systematically to ensure that „∞ will have the desired properties, using the fact

that V = {a1 , a2 , . . . , an , . . .} is countably in¬nite.

Here are the details of the construction. Call a node X of „i quasiuniversal

if it is of the form T ∀x A or F ∃x A or ∀x A or ¬ ∃x A. Our construction begins

with „0 . Suppose we have constructed „2i . For each quasiuniversal node X of

„2i and each n ¤ 2i, apply the appropriate tableau rule to extend each open

path of „2i containing X by T A[x/an ] or F A[x/an ] or A[x/an ] or ¬ A[x/an ] as

the case may be. Let „2i+1 be the ¬nite tableau so obtained. Next, for each

non-quasiuniversal node X of „2i+1 , extend each open path containing X by

applying the appropriate tableau rule. Again, let „2i+2 be the ¬nite tableau so

obtained.

In this construction, a closed path is never extended, so all closed paths of

„∞ are ¬nite. In addition, the construction ensures that each open path of „∞

is V -replete. Thus „∞ has the desired properties. This proves our lemma.

Theorem 2.5.5 (the Completeness Theorem). Let X1 , . . . , Xk be a ¬nite

set of (signed or unsigned) sentences with parameters. If X1 , . . . , Xk is not

32

satis¬able, then there exists a ¬nite closed tableau starting with X1 , . . . , Xk . If

X1 , . . . , Xk is satis¬able, then X1 , . . . , Xk is satis¬able in the domain V .

Proof. By Lemma 2.5.4 there exists a (possibly in¬nite) tableau „ starting with

X1 , . . . , Xk such that every closed path of „ is ¬nite, and every open path of „

is V -replete. If „ is closed, then by K¨nig™s Lemma (Theorem 1.6.6), „ is ¬nite.

o

If „ is open, let S be an open path of „ . Then S is V -replete. By Hintikka™s

Lemma 2.5.3, S is satis¬able in V . Hence X1 , . . . , Xk is satis¬able in V .

De¬nition 2.5.6. Let L, U , and S be as in De¬nition 2.5.1. S is said to be

atomically closed if S contains a conjugate pair of atomic L-U -sentences. In

other words, for some n-ary L-predicate P and a1 , . . . , an ∈ U , S contains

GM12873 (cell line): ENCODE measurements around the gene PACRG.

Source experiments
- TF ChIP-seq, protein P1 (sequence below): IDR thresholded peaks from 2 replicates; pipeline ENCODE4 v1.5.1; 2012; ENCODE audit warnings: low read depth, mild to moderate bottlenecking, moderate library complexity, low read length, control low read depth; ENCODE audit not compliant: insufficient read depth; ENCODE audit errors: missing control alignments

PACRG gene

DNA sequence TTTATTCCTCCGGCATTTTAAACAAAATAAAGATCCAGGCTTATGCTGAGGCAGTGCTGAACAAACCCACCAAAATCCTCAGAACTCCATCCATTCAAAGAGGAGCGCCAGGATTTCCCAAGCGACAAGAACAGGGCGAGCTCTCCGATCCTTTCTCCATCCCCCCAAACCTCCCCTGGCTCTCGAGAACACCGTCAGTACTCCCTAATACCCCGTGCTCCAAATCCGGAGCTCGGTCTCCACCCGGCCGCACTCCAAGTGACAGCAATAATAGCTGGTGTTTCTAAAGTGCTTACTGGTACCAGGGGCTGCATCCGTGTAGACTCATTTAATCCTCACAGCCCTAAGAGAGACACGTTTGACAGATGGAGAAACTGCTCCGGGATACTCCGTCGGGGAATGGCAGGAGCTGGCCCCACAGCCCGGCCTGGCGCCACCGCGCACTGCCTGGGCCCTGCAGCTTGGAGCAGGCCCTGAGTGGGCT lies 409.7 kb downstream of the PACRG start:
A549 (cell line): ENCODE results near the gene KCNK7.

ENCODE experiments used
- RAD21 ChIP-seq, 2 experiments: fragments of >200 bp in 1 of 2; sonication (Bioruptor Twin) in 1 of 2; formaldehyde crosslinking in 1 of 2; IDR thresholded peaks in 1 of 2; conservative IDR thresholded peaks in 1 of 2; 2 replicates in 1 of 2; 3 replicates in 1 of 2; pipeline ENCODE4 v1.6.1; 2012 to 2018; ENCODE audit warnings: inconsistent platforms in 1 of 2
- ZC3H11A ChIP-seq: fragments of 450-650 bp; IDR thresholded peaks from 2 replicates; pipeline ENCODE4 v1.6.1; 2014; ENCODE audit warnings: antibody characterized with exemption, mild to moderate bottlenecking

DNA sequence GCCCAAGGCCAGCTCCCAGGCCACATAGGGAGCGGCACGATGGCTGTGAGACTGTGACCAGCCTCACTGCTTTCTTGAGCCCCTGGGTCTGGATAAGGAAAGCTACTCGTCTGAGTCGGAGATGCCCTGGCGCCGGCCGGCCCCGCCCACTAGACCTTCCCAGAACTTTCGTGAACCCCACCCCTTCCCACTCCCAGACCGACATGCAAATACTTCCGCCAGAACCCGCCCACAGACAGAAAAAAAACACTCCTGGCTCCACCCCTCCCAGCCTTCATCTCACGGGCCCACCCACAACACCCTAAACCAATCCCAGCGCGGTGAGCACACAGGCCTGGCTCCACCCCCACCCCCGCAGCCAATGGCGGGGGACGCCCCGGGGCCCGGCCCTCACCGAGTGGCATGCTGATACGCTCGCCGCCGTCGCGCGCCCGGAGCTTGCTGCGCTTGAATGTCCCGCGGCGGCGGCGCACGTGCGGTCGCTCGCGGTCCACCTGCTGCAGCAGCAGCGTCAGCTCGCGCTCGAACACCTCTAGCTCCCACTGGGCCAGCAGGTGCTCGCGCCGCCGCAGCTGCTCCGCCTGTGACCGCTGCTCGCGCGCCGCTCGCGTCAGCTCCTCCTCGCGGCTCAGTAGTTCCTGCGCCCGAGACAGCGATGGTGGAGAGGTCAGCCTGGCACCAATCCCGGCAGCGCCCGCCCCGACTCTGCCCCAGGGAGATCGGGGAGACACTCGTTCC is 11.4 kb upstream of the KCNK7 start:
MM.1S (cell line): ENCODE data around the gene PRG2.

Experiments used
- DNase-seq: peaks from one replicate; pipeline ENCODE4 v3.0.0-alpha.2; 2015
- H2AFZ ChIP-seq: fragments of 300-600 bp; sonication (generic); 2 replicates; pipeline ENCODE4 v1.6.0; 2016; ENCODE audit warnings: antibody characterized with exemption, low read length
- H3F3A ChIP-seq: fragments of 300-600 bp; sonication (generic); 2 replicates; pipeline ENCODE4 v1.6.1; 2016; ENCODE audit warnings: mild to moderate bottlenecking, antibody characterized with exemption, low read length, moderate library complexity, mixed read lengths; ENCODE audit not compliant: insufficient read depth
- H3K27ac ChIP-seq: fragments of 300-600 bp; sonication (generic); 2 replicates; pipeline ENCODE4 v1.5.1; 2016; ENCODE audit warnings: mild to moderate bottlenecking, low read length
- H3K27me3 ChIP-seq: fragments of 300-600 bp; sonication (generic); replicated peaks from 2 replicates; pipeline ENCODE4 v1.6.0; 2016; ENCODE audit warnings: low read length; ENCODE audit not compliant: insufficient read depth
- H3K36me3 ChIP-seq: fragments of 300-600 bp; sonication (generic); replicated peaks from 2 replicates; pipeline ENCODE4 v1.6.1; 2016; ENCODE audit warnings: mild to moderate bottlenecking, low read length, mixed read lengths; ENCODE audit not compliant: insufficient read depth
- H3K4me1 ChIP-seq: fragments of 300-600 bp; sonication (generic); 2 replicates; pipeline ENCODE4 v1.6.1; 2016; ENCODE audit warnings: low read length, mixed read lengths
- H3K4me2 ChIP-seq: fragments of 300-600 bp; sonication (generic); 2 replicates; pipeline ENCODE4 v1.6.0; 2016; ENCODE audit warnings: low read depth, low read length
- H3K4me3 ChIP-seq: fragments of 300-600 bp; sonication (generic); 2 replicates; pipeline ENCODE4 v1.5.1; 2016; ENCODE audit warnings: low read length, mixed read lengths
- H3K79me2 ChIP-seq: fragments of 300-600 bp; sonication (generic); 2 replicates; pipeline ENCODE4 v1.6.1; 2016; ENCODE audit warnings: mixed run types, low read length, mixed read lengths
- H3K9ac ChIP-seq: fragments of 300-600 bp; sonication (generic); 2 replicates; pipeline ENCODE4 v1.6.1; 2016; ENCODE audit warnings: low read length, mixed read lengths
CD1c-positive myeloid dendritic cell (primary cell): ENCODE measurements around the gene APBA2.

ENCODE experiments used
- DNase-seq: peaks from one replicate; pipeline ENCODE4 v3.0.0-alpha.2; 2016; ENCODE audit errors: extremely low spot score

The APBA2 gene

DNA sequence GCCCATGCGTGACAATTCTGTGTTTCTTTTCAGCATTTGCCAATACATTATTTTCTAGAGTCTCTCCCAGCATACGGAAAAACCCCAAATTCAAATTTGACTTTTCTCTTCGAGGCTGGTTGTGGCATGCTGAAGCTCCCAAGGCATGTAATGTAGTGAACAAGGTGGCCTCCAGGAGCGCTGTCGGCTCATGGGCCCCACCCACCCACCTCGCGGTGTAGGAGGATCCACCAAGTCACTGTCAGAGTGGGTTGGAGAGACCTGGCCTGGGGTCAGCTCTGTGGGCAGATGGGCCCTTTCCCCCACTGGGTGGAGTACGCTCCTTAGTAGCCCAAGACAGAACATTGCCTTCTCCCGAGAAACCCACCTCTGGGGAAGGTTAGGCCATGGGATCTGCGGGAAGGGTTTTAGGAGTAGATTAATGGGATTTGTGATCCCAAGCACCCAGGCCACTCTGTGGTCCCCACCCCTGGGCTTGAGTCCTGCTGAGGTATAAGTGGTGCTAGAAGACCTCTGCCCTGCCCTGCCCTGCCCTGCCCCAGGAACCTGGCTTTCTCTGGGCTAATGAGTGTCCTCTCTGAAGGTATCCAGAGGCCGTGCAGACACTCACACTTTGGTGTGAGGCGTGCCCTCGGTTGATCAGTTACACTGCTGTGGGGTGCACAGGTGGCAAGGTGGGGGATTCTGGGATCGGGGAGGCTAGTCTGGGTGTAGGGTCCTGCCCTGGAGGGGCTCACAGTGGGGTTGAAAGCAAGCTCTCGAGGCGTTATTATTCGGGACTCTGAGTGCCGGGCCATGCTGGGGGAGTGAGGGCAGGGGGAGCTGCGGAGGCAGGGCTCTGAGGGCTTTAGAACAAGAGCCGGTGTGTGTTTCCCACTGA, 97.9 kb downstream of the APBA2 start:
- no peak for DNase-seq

T P a1 · · · an , F P a1 · · · an in the signed case, and P a1 · · · an , ¬ P a1 · · · an in the

unsigned case. S is atomically open if it is not atomically closed.

Exercise 2.5.7. Show that Lemmas 2.5.3 and 2.5.4 and Theorem 2.5.5 continue

to hold with “closed” (“open”) replaced by “atomically closed” (“atomically

open”).

Remark 2.5.8. Corollaries 1.5.9, 1.5.10, 1.5.11 carry over from the proposi-

tional calculus to the predicate calculus. In particular, the tableau method

provides a test for logical validity of sentences of the predicate calculus.

Note however that the test is only partially e¬ective. If a sentence A is

logically valid, we will certainly ¬nd a ¬nite closed tableau starting with ¬ A.

But if A is not logically valid, we will not necessarily ¬nd a ¬nite tableau which

demonstrates this. See the following example.

Example 2.5.9. In 2.2.12 we have seen an example of a sentence A∞ which

is satis¬able in a countably in¬nite domain but not in any ¬nite domain. It is

33

instructive to generate a tableau starting with A∞ .

A∞

.

.

.

∀x ∀y ∀z ((Rxy & Ryz) ’ Ryz)

∀x ∀y (Rxy ’ ¬ Ryx)

∀x ∃y Rxy

∃y Ra1 y

Ra1 a2

∀y (Ra1 y ’ ¬ Rya1 )

Ra1 a2 ’ ¬ Ra2 a1

\

/

¬ Ra1 a2 ¬ Ra2 a1

∃y Ra2 y

Ra2 a3

.

.

.

¬ Ra3 a2

∀y ∀z ((Ra1 y & Ryz) ’ Ra1 z)

∀z ((Ra1 a2 & Ra2 z) ’ Ra1 z)